Mike Haberman | , , ,| By
How many of you track some aspect of your life? I will wager most of you do. In exercise you measure heart rate, distance walked or run, calories burned, steps taken, even power exerted. You can record and store this information for future analysis. What if your work life was also subjected to this kind of quantification?
Quantifing self and employee management tricks
Already some quantification
There are already a lot of jobs that get quantified in some aspect. Time spent on telephone calls has long been recorded with the thought in mind of trying to reduce the amount of time an employee spends on a call while maintaining the quality of the call. Fast food restaurants measure drive through time or counter time. Many jobs lend themselves to that type of quantification. But many other jobs do not. Many jobs however, do have components that could be measured. This measurement could be used to evaluate some aspect of your performance.
Things that could be quantified
How many of you have a Fitbit or some other step activity measure? Are you using it for wellness as do most users? What if your employer were to use that data as a measure of your performance as I suggested in Future Friday: Employees habits will provide data to employers? What if your job as an HR representative required you to spend time out of your office interacting with employees? A measure taken off your movement tracker might show on an average day you walked 12,500 steps in the performance of your job, but today you only walked 3000. Does that mean you are not doing your job? Or do you have a good reason for your lack of normal activity?
How about measuring the time you spend not only on your computer, but the time you spend on individual websites? There are several applications or programs that can make that measurement. You, as an individual, can measure you time in order to monitor your personal activity and productivity, but that can also be measured by your boss to make sure you are doing your job correctly and productively.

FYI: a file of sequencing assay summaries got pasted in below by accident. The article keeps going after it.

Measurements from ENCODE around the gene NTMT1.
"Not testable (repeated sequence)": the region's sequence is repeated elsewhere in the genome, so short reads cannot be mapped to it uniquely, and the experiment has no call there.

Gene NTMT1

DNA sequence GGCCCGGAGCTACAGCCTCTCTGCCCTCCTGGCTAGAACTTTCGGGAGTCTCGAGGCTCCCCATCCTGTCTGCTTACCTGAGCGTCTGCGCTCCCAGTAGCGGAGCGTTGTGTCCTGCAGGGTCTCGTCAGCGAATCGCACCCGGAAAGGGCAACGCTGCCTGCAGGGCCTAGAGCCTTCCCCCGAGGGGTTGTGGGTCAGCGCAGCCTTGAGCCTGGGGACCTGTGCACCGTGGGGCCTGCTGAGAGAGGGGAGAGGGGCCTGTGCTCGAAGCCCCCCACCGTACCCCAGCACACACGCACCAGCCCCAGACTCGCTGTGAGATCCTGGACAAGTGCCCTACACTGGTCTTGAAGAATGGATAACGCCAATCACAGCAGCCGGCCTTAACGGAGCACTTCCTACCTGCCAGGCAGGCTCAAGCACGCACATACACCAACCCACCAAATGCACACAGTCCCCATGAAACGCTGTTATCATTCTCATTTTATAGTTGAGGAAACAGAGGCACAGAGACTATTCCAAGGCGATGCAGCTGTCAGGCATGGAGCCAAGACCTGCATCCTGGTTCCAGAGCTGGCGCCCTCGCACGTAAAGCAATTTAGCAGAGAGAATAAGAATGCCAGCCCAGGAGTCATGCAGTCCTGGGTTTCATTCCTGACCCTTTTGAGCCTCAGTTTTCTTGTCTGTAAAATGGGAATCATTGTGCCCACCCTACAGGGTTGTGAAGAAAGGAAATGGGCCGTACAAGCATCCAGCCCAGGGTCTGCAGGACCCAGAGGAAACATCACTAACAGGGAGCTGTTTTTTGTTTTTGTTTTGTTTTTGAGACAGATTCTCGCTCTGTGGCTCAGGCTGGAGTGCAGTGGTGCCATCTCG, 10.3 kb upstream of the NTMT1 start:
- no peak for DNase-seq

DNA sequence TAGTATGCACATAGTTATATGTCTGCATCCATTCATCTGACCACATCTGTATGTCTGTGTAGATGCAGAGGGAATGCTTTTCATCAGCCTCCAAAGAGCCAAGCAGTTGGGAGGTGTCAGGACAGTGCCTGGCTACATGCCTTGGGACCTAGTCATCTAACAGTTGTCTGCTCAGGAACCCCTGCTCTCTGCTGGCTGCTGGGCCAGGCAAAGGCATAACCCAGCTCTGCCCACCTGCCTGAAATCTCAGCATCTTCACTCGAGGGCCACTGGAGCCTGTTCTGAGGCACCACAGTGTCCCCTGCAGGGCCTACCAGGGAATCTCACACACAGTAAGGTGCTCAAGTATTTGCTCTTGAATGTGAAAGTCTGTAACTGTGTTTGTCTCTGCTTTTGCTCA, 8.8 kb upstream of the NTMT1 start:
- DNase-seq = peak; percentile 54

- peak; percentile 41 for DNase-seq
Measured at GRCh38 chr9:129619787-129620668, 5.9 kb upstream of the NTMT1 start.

In addition to self-worn devices, sensor embedded in the walls and ceilings can also measure activity. As Ryan Fuller, in Wired said “…people analytics technologies will provide unprecedented insights around workplace habits, including time spent in email, collaborating with others, walking to meetings and even chatting with coworkers…” Collection of this type of data will allow companies to make predictions about their workers performance. Data will lead to decisions about the people who are performing and not performing. This will allow HR to make better planning decisions. Fuller also said “Using their own internal data, companies are capable of predicting a salesperson’s quota attainment based on time spent with management and other network characteristics.”
The Quantified Self will do nothing but increase
We as individuals are increasingly measure our own activity and behavior. Additionally we are allowing more and more people to have access to that information. Combine that with an employer’s desire to better manage productivity through the use of that quantified data leads to the conclusion that are on the threshold of an explosion of the quantified self. Whether that is a good thing or not may yet remain to be seen.